IOWA CITY — You don’t need permission to boo, but they went ahead and gave it to you anyway in the postgame.
“They’re well deserved,” quarterback James Vandenberg said. “We scored seven offensive points. We’ve got to do a lot better than that.”
So, boo. If the Hawkeyes (4-3, 2-1 Big Ten) thud like they did in Saturday night’s 38-14 blowout loss to Penn State at Kinnick Stadium, you’re going to need the practice. This was Iowa’s worst loss at Kinnick since a 31-7 defeat to Penn State in 1999, Kirk Ferentz’s first season, and its third loss at home this season, the first time that’s happened since 2006 (Ohio State, Northwestern and Wisconsin).
This game set up for the quarterback to carry it. The Hawkeyes went in with running back Mark Weisman, the walk-on and the most consistent performer on offense through the first half of the season, on a sprained ankle. Iowa coach Kirk Ferentz said Iowa would need to make some plays in the passing game to make the offense a go against the Nittany Lions (5-2, 3-0), who sport a ferocious defensive front.
Iowa needed Vandenberg and the passing game to carry it. The Hawkeyes got a TD pass, but it came with 4:11 left and only softened the final scored. It was wide receiver Keenan Davis’ first TD reception in 13 games.
It was too little and it was too little. Forget about it being too late.
Ferentz was asked if he thought about putting backup Jake Rudock into the game, even late when it was all but over. That wasn’t happening, and it’s not happening.
“I thought about it, but there’s really . . .” Ferentz said, shifting in his chair before moving the postgame to the next question. “Probably wasn’t one of the biggest decisions I had tonight, that’s for sure.”
Vandenberg was ineffective, hitting 17 of 36 for 189 yards, a touchdown and two interceptions. He also had a fumble that set up a PSU scoring drive.
“I don’t know if I could put my finger on one thing,” Vandenberg said. “We didn’t run the ball well, we didn’t throw the ball well. We didn’t protect it. That’s a recipe for getting whupped.”
When he’s right, he’s right.
Weisman was able to play, but he clearly wasn’t the back who rushed for 100 yards in each of the last four games. He rushed five times for 9 yards. True freshman Greg Garmon started but never gained traction with eight rushes for 27 yards.
“That falls on us as offensive linemen,” center James Ferentz said. “We did a poor job blocking all night. We weren’t able to get up to the second level. Their front four did a phenomenal job. Their linebacker cleaned up as well. It was a rough night for us.”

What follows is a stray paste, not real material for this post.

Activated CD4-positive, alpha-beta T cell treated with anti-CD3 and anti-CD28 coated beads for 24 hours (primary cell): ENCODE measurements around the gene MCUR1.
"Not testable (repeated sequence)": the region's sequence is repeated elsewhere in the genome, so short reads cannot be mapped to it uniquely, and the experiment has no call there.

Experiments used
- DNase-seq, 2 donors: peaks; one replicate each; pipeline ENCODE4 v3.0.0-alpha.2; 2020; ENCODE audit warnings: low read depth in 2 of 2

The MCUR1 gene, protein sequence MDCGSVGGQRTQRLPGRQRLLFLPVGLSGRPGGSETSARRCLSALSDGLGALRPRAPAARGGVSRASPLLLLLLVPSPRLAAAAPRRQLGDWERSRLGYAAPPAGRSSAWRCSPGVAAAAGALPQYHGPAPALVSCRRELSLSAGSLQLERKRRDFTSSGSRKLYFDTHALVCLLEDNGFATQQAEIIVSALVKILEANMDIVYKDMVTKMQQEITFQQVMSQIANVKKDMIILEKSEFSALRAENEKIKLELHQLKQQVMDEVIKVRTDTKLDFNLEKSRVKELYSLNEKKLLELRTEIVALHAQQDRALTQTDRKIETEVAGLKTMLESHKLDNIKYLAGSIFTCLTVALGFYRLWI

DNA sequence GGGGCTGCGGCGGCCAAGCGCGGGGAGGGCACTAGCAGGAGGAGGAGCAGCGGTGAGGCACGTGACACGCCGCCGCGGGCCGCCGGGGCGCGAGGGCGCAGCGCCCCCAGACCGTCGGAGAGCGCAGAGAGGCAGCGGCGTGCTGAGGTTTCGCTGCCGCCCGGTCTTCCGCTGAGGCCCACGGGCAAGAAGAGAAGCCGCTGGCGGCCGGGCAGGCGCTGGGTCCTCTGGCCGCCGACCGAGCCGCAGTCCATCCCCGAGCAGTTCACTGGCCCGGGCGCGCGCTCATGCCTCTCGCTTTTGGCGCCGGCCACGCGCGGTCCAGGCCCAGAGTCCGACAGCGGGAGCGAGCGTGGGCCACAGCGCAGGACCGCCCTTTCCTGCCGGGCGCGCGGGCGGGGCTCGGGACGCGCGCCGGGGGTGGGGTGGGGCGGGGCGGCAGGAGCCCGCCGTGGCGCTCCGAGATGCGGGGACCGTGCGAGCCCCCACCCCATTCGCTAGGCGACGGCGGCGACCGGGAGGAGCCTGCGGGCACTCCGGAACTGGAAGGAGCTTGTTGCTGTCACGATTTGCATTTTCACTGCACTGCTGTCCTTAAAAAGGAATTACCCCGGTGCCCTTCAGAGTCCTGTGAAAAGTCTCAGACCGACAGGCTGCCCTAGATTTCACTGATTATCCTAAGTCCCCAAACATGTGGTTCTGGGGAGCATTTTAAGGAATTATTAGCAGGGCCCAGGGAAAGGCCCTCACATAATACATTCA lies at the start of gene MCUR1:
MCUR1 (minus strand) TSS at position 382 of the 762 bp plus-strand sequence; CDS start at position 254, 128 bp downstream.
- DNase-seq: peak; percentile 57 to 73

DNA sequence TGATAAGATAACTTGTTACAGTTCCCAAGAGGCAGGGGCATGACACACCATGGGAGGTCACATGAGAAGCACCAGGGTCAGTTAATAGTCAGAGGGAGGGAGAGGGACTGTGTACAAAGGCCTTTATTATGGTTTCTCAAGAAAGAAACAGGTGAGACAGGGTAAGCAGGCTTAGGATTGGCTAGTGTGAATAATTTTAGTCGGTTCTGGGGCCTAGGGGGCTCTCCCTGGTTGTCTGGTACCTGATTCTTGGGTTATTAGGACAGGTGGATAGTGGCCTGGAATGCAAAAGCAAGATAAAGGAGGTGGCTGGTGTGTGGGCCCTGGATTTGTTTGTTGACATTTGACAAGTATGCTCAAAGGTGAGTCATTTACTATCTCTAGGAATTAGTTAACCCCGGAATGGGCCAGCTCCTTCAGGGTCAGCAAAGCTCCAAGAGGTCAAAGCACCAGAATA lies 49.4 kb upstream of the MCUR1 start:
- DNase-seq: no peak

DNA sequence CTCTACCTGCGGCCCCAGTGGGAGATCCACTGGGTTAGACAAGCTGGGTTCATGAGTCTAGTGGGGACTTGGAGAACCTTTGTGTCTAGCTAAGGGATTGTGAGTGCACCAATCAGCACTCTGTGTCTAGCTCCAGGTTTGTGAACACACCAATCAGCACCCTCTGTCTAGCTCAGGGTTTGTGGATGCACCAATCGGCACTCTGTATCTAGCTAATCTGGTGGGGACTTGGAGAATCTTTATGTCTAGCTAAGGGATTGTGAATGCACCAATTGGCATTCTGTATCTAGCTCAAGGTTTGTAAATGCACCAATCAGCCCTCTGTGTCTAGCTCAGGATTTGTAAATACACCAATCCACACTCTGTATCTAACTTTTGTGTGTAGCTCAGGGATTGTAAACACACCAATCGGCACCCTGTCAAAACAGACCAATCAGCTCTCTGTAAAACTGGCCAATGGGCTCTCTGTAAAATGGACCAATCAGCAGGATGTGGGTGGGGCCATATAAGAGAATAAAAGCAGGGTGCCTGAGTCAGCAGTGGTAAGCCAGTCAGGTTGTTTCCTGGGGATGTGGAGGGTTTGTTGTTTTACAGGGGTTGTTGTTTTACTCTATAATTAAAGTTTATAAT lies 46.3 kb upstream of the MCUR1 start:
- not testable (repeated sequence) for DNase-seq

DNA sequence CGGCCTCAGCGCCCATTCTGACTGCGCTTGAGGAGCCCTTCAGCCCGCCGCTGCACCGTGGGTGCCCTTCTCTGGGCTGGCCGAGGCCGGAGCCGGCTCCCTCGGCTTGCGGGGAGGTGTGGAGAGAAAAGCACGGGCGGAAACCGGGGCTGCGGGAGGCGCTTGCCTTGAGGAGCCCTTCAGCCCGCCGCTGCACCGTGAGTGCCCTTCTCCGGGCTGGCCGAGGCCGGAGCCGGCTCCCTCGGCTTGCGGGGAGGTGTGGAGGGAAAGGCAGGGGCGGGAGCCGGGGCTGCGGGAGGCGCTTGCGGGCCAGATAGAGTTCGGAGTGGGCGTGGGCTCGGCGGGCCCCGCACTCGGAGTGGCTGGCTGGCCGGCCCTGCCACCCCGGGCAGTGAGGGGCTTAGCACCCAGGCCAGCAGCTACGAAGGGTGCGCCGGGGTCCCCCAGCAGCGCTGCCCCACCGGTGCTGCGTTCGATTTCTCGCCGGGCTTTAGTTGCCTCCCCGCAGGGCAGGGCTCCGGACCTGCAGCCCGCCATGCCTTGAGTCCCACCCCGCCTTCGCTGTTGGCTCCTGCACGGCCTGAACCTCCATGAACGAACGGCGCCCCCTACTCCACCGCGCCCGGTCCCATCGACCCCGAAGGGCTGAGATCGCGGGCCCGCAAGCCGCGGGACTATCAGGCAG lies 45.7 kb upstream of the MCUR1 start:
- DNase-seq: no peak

Compounding the struggles were the losses of offensive linemen Brandon Scherff and Andrew Donnal in the first quarter. They were injured on the first and third downs of a three-and-out. Ferentz said Scherff, who’s emerged as a force on the left side of Iowa’s O-line, will miss the rest of the season. Donnal will be examined further tomorrow.
With those two out, the Hawkeyes finished with 20 rushing yards (0.9 yards a carry on 23 attempts), their worst performance since minus-9 in a 31-6 loss at Ohio State in 2005.
“We didn’t block them well, we didn’t execute well, run or pass,” Ferentz said. “We couldn’t get anything going tonight, at all, period.”
Ferentz was asked three different times about replacing Vandenberg, who finished with a pass efficiency of 89.37 percent and 5.25 yards per pass attempt, with Rudock late in the fourth quarter. You already have the first response. Let’s run the other two.
“That’s already been asked,” Ferentz said. “I thought about it, but at that point we just felt like, let the starters finish the game.”
The last time it came up, the question was asked a little differently with a reference to the 2008 QB race between Jake Christensen and Ricky Stanzi. Christensen began the season as the starter, but Stanzi unseated him and the Hawkeyes ended up winning their final four games, including the Outback Bowl.
“The 2008 was kind of a back and forth. We thought the competition was really close,” Ferentz said. “James is our quarterback.”
While Iowa’s offense went nowhere slowly — seven of Iowa’s first nine drives went three-and-out or ended in a turnover or missed field goal — the defense broke. Penn State’s O-line handled Iowa’s front seven, clearing the way for 215 yards (most against Iowa in eight games) on 52 carries.
Penn State rushed 52 times and averaged 4.1 yards a rush, most against Iowa in 11 games. That says dominance more than anything else. Penn State’s tempo — the “NASCAR” hurry-up offense first-year head coach Bill O’Brien installed — never let the Hawkeyes catch their breath.
“It was a factor,” linebacker James Morris said. “It was something that caught us off guard from maybe a playcalling standpoint. We’re going to need to work on that, because next week we play another team that’s going to try to do some similar things.”
Next week Iowa goes to Northwestern (6-2, 2-2), which fell at home Saturday, 29-28, to Nebraska. Yes, the Wildcats run a fast-paced offense.
And, yes, Vandenberg still will be Iowa’s quarterback.
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